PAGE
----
One of the great obstacles to having an innovative creative practice can be a reticence on the part of the artist to step out of their signature style. Having found an iconography that resonates with viewers, collectors, or curators, artists can become trapped in a tendency to simply repeat variations on a theme throughout their careers. Fortunately, Amy Pleasant is not such an artist, and her exhibition at the Mary S. Byrd Gallery of Art at Augusta University, curated by Shannon Morris, is a study in how to effectively explore a range of media without creating the impression that your practice has become compromised.
In an era in which artists are all too often pilloried for beginning to work in new ways—think of Colleen Milliard’s “Are Damian Hirst’s New Paintings Really that Bad?”—Pleasant seems to have little concern for these possibilities. Indeed, viewers enter the gallery to encounter a monoprint, an animation, a site-specific wall drawing, a series of serially based “portraits,” and ceramics on rectangular cedar pedestals painted to suggest the body. Rather than feel like a hodgepodge of pieces, the exhibition is held together by Pleasant’s consistent iconography, proving that it is possible to make a group of works that are internally cohesive while being materially different.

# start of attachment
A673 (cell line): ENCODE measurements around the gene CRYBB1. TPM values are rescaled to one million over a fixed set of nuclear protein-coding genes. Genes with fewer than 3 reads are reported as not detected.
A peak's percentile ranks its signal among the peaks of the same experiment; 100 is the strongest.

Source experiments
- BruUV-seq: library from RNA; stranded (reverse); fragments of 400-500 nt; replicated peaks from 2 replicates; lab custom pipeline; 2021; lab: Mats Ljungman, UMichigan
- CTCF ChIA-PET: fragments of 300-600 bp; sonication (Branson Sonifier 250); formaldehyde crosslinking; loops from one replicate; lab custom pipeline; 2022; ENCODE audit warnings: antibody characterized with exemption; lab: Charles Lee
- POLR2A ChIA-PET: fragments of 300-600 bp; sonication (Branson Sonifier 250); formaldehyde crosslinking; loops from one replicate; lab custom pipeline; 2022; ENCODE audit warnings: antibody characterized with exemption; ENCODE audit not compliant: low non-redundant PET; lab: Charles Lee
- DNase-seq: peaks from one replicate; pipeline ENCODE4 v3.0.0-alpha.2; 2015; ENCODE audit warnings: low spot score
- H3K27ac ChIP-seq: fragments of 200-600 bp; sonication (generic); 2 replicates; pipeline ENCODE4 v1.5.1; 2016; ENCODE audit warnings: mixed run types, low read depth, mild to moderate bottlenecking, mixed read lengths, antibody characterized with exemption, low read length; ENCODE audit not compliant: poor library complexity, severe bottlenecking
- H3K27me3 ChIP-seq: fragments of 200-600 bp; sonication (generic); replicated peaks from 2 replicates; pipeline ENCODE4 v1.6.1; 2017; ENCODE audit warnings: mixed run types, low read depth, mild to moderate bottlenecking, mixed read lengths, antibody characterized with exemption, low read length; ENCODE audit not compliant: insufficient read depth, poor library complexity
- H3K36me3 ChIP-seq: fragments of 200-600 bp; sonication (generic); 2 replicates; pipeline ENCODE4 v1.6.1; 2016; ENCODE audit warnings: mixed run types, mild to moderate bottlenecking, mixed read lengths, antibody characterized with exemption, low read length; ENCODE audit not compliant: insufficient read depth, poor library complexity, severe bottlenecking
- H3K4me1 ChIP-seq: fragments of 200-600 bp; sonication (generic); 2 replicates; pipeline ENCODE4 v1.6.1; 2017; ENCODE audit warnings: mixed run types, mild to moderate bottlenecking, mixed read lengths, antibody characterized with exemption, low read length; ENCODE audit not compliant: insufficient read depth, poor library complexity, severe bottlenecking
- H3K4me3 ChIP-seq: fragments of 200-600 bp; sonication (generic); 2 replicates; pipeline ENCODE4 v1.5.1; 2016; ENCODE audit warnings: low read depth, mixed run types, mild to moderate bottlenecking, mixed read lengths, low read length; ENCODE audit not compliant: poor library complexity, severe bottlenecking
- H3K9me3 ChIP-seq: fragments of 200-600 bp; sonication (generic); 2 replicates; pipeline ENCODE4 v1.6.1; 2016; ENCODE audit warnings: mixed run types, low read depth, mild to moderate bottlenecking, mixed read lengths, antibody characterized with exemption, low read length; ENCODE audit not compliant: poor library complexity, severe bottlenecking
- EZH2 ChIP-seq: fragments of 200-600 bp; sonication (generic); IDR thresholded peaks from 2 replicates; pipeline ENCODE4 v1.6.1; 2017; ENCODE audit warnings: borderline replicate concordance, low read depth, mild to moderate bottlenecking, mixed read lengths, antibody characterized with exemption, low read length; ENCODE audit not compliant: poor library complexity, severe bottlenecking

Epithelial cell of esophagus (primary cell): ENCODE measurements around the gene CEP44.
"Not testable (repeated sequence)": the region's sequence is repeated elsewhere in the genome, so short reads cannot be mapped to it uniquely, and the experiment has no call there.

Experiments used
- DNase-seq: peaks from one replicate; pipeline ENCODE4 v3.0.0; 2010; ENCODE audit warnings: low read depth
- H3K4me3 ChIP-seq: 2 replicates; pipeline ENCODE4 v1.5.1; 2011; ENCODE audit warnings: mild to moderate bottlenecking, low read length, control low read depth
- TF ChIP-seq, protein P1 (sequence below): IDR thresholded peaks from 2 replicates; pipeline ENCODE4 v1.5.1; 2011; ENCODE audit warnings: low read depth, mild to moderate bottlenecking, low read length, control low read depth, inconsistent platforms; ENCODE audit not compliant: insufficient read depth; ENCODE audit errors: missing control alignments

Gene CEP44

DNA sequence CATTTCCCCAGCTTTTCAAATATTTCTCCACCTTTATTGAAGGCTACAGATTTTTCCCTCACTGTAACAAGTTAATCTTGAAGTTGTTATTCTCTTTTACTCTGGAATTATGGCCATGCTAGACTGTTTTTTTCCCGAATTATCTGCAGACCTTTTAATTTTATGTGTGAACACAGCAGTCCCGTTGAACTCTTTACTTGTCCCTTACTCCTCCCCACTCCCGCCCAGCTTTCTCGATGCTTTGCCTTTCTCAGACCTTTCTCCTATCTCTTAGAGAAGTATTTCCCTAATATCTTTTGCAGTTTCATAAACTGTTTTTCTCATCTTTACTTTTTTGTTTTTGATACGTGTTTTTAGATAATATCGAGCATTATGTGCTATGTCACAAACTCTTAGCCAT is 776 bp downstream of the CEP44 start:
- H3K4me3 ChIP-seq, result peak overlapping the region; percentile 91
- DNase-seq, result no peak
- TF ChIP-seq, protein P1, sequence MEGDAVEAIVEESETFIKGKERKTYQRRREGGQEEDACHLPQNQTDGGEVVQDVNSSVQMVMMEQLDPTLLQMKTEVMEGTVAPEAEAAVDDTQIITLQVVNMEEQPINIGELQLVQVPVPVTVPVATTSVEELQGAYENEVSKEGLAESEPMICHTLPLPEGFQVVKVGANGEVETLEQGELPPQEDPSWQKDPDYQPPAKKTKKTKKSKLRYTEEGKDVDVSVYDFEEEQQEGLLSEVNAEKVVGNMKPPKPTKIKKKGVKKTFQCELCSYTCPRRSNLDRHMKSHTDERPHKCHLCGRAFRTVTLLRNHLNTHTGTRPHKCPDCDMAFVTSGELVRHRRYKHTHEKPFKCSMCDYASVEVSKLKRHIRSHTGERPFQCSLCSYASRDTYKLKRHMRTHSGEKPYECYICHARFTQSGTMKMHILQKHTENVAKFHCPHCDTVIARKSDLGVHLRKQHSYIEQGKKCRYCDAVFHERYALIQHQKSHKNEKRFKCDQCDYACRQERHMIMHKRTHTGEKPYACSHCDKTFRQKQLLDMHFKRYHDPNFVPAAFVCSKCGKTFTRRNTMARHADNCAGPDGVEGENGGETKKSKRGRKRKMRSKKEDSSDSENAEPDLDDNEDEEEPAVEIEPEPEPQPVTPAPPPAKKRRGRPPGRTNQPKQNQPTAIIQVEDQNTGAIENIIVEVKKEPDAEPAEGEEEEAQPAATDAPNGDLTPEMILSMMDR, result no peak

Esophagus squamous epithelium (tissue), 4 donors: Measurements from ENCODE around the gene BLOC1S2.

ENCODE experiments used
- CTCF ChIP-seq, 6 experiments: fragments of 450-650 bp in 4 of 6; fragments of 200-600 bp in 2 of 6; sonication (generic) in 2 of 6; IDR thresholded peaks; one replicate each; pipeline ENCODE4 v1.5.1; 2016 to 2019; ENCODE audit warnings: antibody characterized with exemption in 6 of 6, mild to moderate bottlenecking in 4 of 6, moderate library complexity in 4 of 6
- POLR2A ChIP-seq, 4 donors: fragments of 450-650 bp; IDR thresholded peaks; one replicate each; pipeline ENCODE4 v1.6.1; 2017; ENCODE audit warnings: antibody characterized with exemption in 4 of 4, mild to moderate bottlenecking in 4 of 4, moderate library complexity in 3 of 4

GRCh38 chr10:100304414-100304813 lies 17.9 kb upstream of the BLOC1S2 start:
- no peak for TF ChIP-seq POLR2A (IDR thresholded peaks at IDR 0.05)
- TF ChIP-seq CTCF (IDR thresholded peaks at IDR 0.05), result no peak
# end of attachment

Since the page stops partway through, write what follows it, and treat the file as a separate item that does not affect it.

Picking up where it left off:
Finding links to art-historical precedents is not difficult: Pleasant wears her influences proudly, from the semi-abstract figuration of Philip Guston to the flat ceramic constructions of Picasso. Two torso drawings suggest the bulbous forms and sensuous curves of Ellsworth Kelly’s abstractions. But that is not to say that her work is derivative, merely to mention that it places itself in a lineage that acknowledges that creativity doesn’t occur in a vacuum.
Pleasant’s fascination with and fixation on the body means that in representing it, she both repeats and recreates it, structuring a theoretical space of difference in repetition. Her career has been built on depicting it in a way in which the individual represents the universal: softly constructed figures standing in for the “everyman” and “everywoman,” leading her to paint images that include the backs of heads, or simply the lower half of a person and the movement of their legs. Of the nineteen total works in the exhibition, nine ink-on-paper works explore hair: Untitled (Hair) I-IX.
Perhaps what works best, and what is best to remember, is that in its academic setting at Augusta University, the exhibition demonstrates that the process of artistic experimentation is what should be valued most. Moving among media, exploring, testing, working, improving, Pleasant establishes very clearly that the willingness to experiment is at least as important—if not more so—than traditional connotations of expertise. So apart from being small, quiet, and overwhelmingly intimate, this exhibition is striking in its openness and positivity. It shows how art always involves risk and how, with commitment, those risks can generate results. Purists might wish for an exhibition that is more media consistent, but those truly committed to thinking about the practice of art more than the process will get it.